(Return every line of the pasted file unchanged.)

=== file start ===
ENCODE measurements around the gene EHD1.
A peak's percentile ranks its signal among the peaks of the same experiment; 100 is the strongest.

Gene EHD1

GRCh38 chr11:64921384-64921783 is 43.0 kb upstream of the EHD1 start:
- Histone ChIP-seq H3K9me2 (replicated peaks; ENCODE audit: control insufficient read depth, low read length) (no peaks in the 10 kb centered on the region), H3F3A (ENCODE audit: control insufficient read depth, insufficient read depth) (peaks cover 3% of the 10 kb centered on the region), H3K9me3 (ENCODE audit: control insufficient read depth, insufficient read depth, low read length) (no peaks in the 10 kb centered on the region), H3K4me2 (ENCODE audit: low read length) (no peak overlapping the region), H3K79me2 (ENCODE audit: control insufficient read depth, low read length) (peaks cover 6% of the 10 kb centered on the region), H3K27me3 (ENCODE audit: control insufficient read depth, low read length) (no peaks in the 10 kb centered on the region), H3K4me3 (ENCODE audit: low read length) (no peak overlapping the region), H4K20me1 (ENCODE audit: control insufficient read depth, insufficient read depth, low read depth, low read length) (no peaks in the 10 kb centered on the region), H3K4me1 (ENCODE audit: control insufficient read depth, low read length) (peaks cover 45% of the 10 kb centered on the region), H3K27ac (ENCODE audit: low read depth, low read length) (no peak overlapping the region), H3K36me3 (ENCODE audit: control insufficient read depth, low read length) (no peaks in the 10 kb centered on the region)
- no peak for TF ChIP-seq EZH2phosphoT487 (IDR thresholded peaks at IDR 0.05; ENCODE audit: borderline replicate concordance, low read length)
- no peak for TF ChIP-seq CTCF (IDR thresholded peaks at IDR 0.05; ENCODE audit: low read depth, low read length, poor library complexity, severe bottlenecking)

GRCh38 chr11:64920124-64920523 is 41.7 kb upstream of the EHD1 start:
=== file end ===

ENCODE measurements around the gene EHD1.
A peak's percentile ranks its signal among the peaks of the same experiment; 100 is the strongest.

Gene EHD1

GRCh38 chr11:64921384-64921783 is 43.0 kb upstream of the EHD1 start:
- Histone ChIP-seq H3K9me2 (replicated peaks; ENCODE audit: control insufficient read depth, low read length) (no peaks in the 10 kb centered on the region), H3F3A (ENCODE audit: control insufficient read depth, insufficient read depth) (peaks cover 3% of the 10 kb centered on the region), H3K9me3 (ENCODE audit: control insufficient read depth, insufficient read depth, low read length) (no peaks in the 10 kb centered on the region), H3K4me2 (ENCODE audit: low read length) (no peak overlapping the region), H3K79me2 (ENCODE audit: control insufficient read depth, low read length) (peaks cover 6% of the 10 kb centered on the region), H3K27me3 (ENCODE audit: control insufficient read depth, low read length) (no peaks in the 10 kb centered on the region), H3K4me3 (ENCODE audit: low read length) (no peak overlapping the region), H4K20me1 (ENCODE audit: control insufficient read depth, insufficient read depth, low read depth, low read length) (no peaks in the 10 kb centered on the region), H3K4me1 (ENCODE audit: control insufficient read depth, low read length) (peaks cover 45% of the 10 kb centered on the region), H3K27ac (ENCODE audit: low read depth, low read length) (no peak overlapping the region), H3K36me3 (ENCODE audit: control insufficient read depth, low read length) (no peaks in the 10 kb centered on the region)
- no peak for TF ChIP-seq EZH2phosphoT487 (IDR thresholded peaks at IDR 0.05; ENCODE audit: borderline replicate concordance, low read length)
- no peak for TF ChIP-seq CTCF (IDR thresholded peaks at IDR 0.05; ENCODE audit: low read depth, low read length, poor library complexity, severe bottlenecking)

GRCh38 chr11:64920124-64920523 is 41.7 kb upstream of the EHD1 start: